After a 24-h exposure, the mass gain showed a dramatic increase in corrosion rate; see Fig. 4a and b. The sample surface was in good agreement with the mass gain and consisted of former KCl(s) particles overgrown with iron oxide. No or very small amounts of unreacted KCl(s) particles were observed. After a 168-h exposure, the undulating sample surface contained some cracks and some spalled regions; see Fig. 5f. Former KCl(s) particles were overgrown with iron oxide-containing traces of KCl(s); see Fig. 5d–f.

Pre-oxidation Performed at 700 °C

The samples exposed in the presence of KCl(s) for pre-oxidation 700 °C-7 min resulted in breakaway oxidation during the initial 24 h of the exposure; see Fig. 4a. This resulted in oxide spallation as early as after 24 h, which gives mass loss; see Figs. 4a and 6a. The morphology investigation indicated that the spallation occurred both during the exposure (partly overgrown regions) and during cooling. Due to the initial fast spallation of the oxide scale, longer time exposures were not performed.
Fig. 6

BSE images of plan view of pre-oxidation 700 °C-7 min Fe–2.25Cr–1Mo after 24 h exposure at 400 °C to 5%O2 + 20%H2O + 75%N2 + 0.1 mg/cm2 KCl(s); a oxide spallation area, b oxide cracked area

Exposures of Pre-oxidized Samples in the Presence of KCl(s) at 400 °C: Oxide-Scale Microstructure

The investigation of mass gain and surface morphology showed continued oxide growth with almost no differences for the reference case. However, the impact of KCl(s) was larger and strongly dependent on pre-oxidation temperature; see Fig. 4a and b. The microstructural investigation was, therefore, focused on the samples exposed in the presence of KCl(s).

Pre-oxidation Performed at 500 °C

The oxide microstructure of the samples exposed to pre-oxidation 500 °C-12 h in the presence of KCl(s) at 400 °C was investigated after 24 and 48 h (before breakaway oxidation) and after 168 h (after breakaway). Figure 7a–c shows ion-milled cross-sectional SEM images of pre-oxidations samples 500 °C-12 h after exposure in presence of KCl(s). After 24 h, the pre-formed oxides were still adherent and homogenous; see Fig. 7a. A small increase in oxide scale thickness compared to the initial pre-formed oxide scales was observed after exposure to KCl(s), which is in good agreement with mass gain; see Fig. 4a. The total oxide-scale thickness increased about 0.9 µm, and the proportion of the oxides in the scale corresponded to 20% hematite, 50% magnetite, and 30% iron chromium spinel.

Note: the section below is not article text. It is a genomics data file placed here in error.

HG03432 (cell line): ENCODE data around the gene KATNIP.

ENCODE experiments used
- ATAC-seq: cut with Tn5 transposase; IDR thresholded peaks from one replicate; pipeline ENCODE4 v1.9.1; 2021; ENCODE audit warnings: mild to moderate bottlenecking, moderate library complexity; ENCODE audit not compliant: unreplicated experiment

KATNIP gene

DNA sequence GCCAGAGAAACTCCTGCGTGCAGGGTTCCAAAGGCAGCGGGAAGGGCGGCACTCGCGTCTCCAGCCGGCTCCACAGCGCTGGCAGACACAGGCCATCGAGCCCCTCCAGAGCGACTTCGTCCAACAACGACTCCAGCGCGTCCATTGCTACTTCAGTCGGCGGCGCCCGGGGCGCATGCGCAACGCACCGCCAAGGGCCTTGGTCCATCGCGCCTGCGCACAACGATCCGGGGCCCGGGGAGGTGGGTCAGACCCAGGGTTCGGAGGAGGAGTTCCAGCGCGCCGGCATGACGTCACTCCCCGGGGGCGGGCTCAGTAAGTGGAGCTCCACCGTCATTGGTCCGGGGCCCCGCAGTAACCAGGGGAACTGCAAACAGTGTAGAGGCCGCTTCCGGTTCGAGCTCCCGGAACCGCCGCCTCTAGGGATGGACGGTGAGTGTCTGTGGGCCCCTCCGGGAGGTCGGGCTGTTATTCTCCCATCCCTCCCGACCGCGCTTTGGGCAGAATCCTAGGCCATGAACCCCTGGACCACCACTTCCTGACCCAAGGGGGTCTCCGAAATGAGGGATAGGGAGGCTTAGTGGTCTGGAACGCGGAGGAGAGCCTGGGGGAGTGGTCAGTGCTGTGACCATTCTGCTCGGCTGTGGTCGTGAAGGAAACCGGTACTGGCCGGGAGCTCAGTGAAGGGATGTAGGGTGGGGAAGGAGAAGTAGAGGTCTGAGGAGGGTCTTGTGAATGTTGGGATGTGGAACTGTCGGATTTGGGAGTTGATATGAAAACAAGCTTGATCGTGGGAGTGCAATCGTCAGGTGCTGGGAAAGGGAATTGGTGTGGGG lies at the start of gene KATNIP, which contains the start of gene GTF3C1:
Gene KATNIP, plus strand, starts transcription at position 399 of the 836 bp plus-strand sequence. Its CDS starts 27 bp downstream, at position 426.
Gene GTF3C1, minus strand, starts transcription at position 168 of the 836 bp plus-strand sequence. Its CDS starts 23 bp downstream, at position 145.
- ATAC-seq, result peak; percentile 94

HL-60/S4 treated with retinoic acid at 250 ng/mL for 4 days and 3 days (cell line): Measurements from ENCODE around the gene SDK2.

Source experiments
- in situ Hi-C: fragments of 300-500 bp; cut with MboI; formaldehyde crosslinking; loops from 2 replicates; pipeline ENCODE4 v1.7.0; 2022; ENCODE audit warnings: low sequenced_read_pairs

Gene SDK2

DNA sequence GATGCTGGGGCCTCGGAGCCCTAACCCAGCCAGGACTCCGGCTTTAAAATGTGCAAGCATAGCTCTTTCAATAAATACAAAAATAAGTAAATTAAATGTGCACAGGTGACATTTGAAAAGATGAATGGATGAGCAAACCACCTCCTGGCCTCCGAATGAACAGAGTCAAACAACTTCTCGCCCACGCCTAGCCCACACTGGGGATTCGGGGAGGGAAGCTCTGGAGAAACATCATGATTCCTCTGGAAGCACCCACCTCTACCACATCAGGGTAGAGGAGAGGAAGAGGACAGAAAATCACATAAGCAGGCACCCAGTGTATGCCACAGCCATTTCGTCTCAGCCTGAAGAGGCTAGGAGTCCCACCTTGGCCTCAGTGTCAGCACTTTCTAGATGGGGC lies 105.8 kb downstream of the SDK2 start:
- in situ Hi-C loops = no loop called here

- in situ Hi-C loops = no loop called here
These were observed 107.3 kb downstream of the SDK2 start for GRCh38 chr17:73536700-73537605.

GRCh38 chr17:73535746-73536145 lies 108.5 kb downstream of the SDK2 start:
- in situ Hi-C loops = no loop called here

Fig. 7

BSE images of cross sections of pre-oxidized Fe–2.25Cr–1Mo after 24-, 48-, and 168-h exposure at 400 °C to 5%O2 + 20%H2O + 75%N2 + 0.1 mg/cm2 KCl(s); pre-oxidation 500 °C-12 h: a 24 h, b 48 h, c 168 h; pre-oxidation 600 °C-40 min: d 24 h, e 48 h, f 168 h

After a 48-h exposure, the oxide scale remained uniform and well attached to the metal. The morphology and microstructure of the oxide scale were similar to those observed after 24 h; see Fig. 7a and b. However, the investigation into microstructure indicated that the oxide layer was denser than the sample exposed for 24 h, i.e., contained fewer pores. The thickness of the oxide scale showed a small/almost no increase. The proportion of the oxides present in the scale changed to approximately 13% hematite, 58% magnetite, and 29% iron chromium spinel. After 168 h, the samples had suffered from breakaway corrosion, i.e., the oxide scale had become thicker than the sample exposed for 48 h (Fig. 7c), which is in good agreement with mass gains; see Fig. 4a. The oxide scale was partially detached and cracked. The outward-growing oxide was observed to be denser than the initial pre-oxidations in the regions where the oxide was attached; see Figs. 2a and 8a. The total thickness of the oxide scale was found to increase, on average, to 6–7 µm; the measurement varied due to the formation of blisters in different regions of the oxide scale; see Fig. 7c. The presence of metal chlorides at the metal–oxide interface in regions where the oxide scale remained attached is shown in Fig. 8a, and this was confirmed by using EDX analysis (not shown).
Fig. 8

SE image of cross sections of pre-oxidized Fe–2.25Cr–1Mo after 168-h exposure at 400 °C to 5%O2 + 20%H2O + 75%N2 + 0.1 mg/cm2 KCl(s); a pre-oxidation 500 °C-12 h, b pre-oxidation 600 °C-40 min

Pre-oxidation Performed at 600 °C

The microstructure of the pre-oxidation 600 °C-40 min exposures in the presence of KCl(s) was investigated after 24 h (before breakaway oxidation) and after 48 h (after breakaway). Figure 7d–g shows ion-milled cross-sectional SEM images of pre-oxidations 600 °C-40 min after exposure in presence of KCl(s). After 24 h, the pre-formed oxide 600 °C-40 min was still adherent with a homogenous thickness; see Fig. 7d. A very small increase in oxide scale thickness was observed which agrees with the mass gain reported. The total thickness increased about 0.3 µm; the proportion of the oxides in the scale corresponds to 15% hematite, 62% magnetite and 23% iron chromium spinel.